Experts in the field of cryptocurrencies, no matter how well-versed or enthusiastic they may be, are aware of the many recent and emerging threats that exist in the industry. Some have experienced fraud firsthand, including blockchain investor and businessman Ian Balina, who claimed to have lost $2.5 million when his Evernote account was hacked and his private wallet important points were exposed.
Even experienced investors like Ballina can lose money or fall victim to deception when dealing with a new and potentially risky asset class like cryptocurrencies.
Most passive investors are advised by financial experts to limit their cryptocurrency exposure to no more than 5 percent of their portfolios and to never let the purchase of cryptocurrency prevent them from saving for crises or repaying off high-interest debt. So if you decided to make your first crypto transactions, take a look at these safety precautions;
The Red Flags To Avoid
First, keep an eye out for warning signs that are comparable to those found in traditional money transfer frauds and credit card theft.
- Mistakes in spelling and grammatical construction in written correspondence (emails, social media posts, etc.).
- Intentions to increase your wealth by a certain factor
- Involuntary contractual commitments to retain cryptocurrency without immediate exit
- People that pretend to have a lot of power or to be famous when they don’t
- Using coercive psychological techniques, such as blackmail or extortion.
- Big crypto schemes on social media
- Assurances of monetary benefits without the need to make any
- Unspecific explanations of where your money gets spent
Three Major Actions To Avoid Crypto Scams
The Apt Utilization Of Crypto Wallets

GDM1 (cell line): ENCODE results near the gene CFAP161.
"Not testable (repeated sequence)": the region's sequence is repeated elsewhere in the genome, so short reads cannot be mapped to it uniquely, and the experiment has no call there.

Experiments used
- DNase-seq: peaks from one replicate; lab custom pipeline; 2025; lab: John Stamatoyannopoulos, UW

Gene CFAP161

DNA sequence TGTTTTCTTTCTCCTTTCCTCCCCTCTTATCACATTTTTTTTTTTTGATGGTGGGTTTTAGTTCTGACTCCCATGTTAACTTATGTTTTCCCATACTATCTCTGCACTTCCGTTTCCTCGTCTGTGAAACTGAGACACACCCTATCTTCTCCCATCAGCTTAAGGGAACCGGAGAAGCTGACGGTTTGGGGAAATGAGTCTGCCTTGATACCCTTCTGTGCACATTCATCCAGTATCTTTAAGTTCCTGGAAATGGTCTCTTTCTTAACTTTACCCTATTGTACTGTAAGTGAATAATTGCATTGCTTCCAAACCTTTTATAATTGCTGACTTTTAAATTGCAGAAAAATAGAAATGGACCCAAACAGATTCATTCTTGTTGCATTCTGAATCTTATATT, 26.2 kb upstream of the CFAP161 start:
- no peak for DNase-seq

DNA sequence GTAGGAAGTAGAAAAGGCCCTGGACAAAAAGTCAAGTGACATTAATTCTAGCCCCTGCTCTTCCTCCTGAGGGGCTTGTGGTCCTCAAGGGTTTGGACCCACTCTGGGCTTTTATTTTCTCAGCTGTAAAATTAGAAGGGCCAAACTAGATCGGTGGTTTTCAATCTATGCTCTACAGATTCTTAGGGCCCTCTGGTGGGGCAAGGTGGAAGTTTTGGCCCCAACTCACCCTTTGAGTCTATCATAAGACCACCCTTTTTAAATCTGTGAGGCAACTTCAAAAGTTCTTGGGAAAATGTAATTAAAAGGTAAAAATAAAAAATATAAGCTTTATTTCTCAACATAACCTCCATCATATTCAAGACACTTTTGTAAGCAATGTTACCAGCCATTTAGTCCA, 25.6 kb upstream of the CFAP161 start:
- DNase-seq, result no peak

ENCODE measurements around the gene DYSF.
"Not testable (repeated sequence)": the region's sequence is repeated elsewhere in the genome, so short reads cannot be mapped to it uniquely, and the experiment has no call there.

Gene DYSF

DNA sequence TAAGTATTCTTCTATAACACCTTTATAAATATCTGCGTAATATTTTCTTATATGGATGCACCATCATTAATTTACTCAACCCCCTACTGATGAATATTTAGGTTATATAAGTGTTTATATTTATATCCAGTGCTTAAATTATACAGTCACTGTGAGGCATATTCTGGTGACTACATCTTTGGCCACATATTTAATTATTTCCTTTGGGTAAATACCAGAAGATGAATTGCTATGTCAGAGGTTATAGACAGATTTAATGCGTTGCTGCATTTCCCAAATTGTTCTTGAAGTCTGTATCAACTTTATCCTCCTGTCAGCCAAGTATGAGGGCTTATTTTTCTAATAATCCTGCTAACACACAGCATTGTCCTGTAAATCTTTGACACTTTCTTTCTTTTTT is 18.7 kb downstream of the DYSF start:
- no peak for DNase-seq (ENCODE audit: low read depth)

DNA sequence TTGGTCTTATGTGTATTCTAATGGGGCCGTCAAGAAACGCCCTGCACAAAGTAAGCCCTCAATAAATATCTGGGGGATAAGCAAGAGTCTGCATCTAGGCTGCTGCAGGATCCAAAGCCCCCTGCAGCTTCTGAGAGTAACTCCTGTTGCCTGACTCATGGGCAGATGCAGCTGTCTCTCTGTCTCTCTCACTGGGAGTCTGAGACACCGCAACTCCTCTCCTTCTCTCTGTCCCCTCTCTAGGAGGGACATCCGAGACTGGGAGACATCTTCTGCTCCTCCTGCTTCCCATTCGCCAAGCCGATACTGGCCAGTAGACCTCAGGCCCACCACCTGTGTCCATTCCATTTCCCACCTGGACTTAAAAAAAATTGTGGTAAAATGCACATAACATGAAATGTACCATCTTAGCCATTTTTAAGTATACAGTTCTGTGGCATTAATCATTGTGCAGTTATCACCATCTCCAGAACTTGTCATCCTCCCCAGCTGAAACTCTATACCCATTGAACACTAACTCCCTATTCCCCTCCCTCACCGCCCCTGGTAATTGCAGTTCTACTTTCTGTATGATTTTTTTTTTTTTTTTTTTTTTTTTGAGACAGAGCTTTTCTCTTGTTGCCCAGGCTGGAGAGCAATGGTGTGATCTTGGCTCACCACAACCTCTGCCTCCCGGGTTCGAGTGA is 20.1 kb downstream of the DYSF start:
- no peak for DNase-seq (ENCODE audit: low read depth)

Your digital wallet needs the same level of security as your physical wallet does to prevent theft. Secure your digital assets the same way you would your physical cash, in a secure location like a safe or an FDIC-insured savings account or reliable trade assistance bots like crypto nation pro.
Those who have only a few hundred dollars’ worths of cryptocurrency, according to industry experts, are probably safe keeping it on a major exchange like Coinbase. However, if you store thousands of dollars worth of cryptocurrency, you should probably use a wallet.
Tracking Of Wallet Keys
According to Mac Gardner, a licensed financial advisor and the creator of FinLit Tech based in Florida, you only get a single unique identifier to access your wallet. Losing a key is almost like losing all the stored cryptos.
For security reasons, you should limit who has access to [your wallet key]. “It’s not the kind of thing in which you can miss your login information if you don’t write it down,” Gardner explains. There’s a procedure and a set number of digits or letters associated with every code. This digital area makes it possible to create highly unique experiences. Because if it wasn’t, then anyone could just walk in and steal your stuff, right?
Reporting Malicious Activities To Respective Authorities
If you suspect fraud or other illegal conduct using cryptocurrencies, please contact the appropriate authorities via the following links:
- The FTC: ReportFraud.ftc.gov
- The Commodity Futures Trading Commission (CFTC) at CFTC.gov/complaint
- The SEC’s Trader Compliance Registry can be found at sec.gov/tcr.
- If you believe or have evidence of fraud, you should notify the cryptocurrency exchange where you made the transaction.
Wrapping It Up
Bitcoin as well as other cryptocurrency tokens are vulnerable to lose due to theft, hardware failure, forgotten passwords, and other scenarios.
Though hot wallets are not as secure as cold storage (or offline wallets), which are not connected to the Internet, they do offer some users the convenience of instant access to their bitcoins. Anyone concerned about the security of their Bitcoin or other cryptocurrency holdings over the long run should seriously consider utilizing a hardware wallet.